01.04.2008 10:45

As part of its ongoing efforts to raise awareness of the Armenian
Genocide and other crimes against humanity, the Armenian Assembly of
America partnered with the Jewish Community Relations Council (JCRC)
of Greater Boston to support "Out of Darkness," a performance dance
exploring the tragic events of 1915.

The Assembly and JCRC co-hosted a reception, which featured the
world-renowned Liz Lerman Dance Exchange and Sayat Nova Dance Company,
the internationally-known Armenian troupe. Adapted from Lerman's Small
Dances About Big Ideas, "Out of Darkness" explores mass violence in
contemporary times and provides a healing reflection on the scope of
human compassion. Leaders from the Armenian and Jewish communities,
including Israeli Consular General to New England Nadav Tamir,
attended the pre-reception and the performance.

In her remarks at the reception, Nancy K. Kaufman, Executive Director
of the JCRC of Greater Boston, reminded those gathered of the
special connection that both communities share and the importance of
remembering and acknowledging the genocides perpetrated against both
Jews and Armenians in the last century.

This came during the same week that Andrew Tarsy, former Director
of the Anti-Defamation League of New England, gave a major speech
at Northeastern University, where he expressed hope that the next
President of the United States will acknowledge the Armenian Genocide
by its proper name.

"When the term 'genocide' applies, as it the case of the
Armenians, it is imperative that we be unhesitating and unambiguous in
applying it, regardless of the political consequences," said Tarsy,
who is now working for Facing History and Ourselves. "Anything less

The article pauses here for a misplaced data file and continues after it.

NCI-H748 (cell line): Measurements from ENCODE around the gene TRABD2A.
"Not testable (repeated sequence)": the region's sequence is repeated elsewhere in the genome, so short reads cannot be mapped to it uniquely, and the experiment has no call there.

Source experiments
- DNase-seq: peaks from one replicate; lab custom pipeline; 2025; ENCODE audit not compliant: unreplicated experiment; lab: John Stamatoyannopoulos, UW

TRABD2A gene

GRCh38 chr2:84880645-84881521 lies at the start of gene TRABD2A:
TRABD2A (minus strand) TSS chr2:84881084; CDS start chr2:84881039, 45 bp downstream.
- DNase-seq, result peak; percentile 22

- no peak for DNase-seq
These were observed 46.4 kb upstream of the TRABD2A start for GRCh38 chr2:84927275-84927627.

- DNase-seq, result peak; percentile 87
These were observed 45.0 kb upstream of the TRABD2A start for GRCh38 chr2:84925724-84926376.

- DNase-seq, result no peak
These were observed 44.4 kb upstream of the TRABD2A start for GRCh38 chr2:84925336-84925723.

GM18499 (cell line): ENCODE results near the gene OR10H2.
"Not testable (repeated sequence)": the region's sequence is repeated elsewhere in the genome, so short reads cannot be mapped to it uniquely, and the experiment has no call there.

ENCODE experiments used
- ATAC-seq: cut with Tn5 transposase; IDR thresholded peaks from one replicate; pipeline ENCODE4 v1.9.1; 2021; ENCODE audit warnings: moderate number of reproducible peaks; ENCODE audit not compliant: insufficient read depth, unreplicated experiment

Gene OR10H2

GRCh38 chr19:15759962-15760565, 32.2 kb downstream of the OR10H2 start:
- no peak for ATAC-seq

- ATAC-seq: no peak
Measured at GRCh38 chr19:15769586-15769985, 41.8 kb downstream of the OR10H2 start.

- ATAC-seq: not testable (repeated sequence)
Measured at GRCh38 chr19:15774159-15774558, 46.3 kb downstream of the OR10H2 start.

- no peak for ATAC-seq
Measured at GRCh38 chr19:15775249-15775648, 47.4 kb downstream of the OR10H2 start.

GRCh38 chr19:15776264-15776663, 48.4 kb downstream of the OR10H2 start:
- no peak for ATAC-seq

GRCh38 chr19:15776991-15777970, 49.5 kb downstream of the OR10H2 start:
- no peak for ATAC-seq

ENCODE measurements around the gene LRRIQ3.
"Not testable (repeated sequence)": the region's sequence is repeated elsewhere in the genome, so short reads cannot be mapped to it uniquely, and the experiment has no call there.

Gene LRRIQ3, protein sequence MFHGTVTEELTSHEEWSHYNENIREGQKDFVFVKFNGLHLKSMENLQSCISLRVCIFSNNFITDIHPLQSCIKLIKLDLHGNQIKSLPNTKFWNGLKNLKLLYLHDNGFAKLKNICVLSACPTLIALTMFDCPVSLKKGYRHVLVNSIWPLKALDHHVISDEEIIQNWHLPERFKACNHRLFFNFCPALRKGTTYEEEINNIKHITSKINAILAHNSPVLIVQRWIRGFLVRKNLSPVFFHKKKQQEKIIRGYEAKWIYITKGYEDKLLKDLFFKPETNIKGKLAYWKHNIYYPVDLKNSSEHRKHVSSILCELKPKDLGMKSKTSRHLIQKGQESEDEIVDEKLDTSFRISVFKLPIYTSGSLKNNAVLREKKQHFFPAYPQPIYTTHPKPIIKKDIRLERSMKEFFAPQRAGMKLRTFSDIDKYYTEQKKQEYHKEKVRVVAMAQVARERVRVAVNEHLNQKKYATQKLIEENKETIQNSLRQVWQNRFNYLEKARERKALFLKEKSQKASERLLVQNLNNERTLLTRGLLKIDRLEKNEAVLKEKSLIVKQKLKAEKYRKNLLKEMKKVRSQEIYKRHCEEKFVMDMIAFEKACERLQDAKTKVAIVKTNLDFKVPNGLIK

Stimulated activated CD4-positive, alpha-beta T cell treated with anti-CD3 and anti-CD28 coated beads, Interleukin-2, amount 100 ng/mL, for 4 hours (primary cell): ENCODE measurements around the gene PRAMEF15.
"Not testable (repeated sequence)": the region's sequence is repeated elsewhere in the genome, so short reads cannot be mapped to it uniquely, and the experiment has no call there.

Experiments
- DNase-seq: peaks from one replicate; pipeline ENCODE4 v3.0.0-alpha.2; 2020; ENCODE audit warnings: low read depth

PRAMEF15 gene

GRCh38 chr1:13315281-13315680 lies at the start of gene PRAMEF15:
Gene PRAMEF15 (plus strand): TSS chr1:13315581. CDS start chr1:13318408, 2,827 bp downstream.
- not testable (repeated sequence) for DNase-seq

facilitates the obfuscation of truth. Anything less dishonors the
memory of the dead, and anything less ultimately imperils the safety
of the living."

Tarsy also said that the common ground Jews and Armenians find as
victims of genocide makes them uniquely interested in understanding
each others' historical experience.

"Their mutual empathy can be a source of healing, and their mutual
efforts can produce wisdom," he explained.

"The opportunity for the Armenian community and Jewish community to
join in partnership projects to explore our common experience with
genocide does sensitize our communities to each others' sufferings,"
said Board of Trustees Public Affairs Chair Anthony Barsamian. "It
is important that our communities continue to work together and draw
lessons from the past to prevent future crimes against humanity,
such as the current genocide in Darfur."

"Out of Darkness" was presented by the New Center for Arts and Culture
in partnership with Facing History and Ourselves, Springstep and the
Cutler Majestic Theatre at Emerson College.

JCRC works to promote a society that reflects the best of American and
Jewish values -- in Greater Boston, Israel and around the world --
by convening and mobilizing the Jewish community. Through advocacy,
organizing, service and partnerships, JCRC pursues social justice,
ensures a vibrant Jewish community, and builds a network of support
for Israel.